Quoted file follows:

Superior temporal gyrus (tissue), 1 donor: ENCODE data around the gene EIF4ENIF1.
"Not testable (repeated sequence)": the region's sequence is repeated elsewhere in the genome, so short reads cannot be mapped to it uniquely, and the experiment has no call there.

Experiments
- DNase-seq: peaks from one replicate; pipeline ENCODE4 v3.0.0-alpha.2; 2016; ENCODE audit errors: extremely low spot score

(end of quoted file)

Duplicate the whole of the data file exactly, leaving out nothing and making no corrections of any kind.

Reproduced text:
Superior temporal gyrus (tissue), 1 donor: ENCODE data around the gene EIF4ENIF1.
"Not testable (repeated sequence)": the region's sequence is repeated elsewhere in the genome, so short reads cannot be mapped to it uniquely, and the experiment has no call there.

Experiments
- DNase-seq: peaks from one replicate; pipeline ENCODE4 v3.0.0-alpha.2; 2016; ENCODE audit errors: extremely low spot score